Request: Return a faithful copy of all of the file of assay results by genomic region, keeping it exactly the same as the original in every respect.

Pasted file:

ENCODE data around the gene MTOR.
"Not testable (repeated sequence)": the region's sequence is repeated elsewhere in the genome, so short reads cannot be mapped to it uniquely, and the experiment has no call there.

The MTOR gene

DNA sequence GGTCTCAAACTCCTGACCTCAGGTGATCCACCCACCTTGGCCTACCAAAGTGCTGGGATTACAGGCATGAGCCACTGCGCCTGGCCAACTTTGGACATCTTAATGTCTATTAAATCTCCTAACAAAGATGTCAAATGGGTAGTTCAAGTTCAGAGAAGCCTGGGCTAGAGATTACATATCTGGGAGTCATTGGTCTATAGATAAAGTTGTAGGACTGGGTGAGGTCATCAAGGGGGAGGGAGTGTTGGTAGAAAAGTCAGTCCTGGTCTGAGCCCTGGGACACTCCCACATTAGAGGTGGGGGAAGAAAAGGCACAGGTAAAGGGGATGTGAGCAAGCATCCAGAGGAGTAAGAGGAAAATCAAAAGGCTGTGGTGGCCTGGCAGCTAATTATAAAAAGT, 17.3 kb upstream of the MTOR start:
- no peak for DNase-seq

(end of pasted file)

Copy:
ENCODE data around the gene MTOR.
"Not testable (repeated sequence)": the region's sequence is repeated elsewhere in the genome, so short reads cannot be mapped to it uniquely, and the experiment has no call there.

The MTOR gene

DNA sequence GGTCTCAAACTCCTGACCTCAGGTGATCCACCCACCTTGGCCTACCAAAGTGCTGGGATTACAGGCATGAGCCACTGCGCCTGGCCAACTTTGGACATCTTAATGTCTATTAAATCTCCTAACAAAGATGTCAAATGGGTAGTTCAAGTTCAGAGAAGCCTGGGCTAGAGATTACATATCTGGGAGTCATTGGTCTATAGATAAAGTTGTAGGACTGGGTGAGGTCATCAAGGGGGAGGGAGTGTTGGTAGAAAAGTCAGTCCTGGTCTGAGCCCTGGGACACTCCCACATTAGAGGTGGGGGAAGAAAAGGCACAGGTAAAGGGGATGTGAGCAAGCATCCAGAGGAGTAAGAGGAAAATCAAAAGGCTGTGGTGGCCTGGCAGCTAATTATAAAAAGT, 17.3 kb upstream of the MTOR start:
- no peak for DNase-seq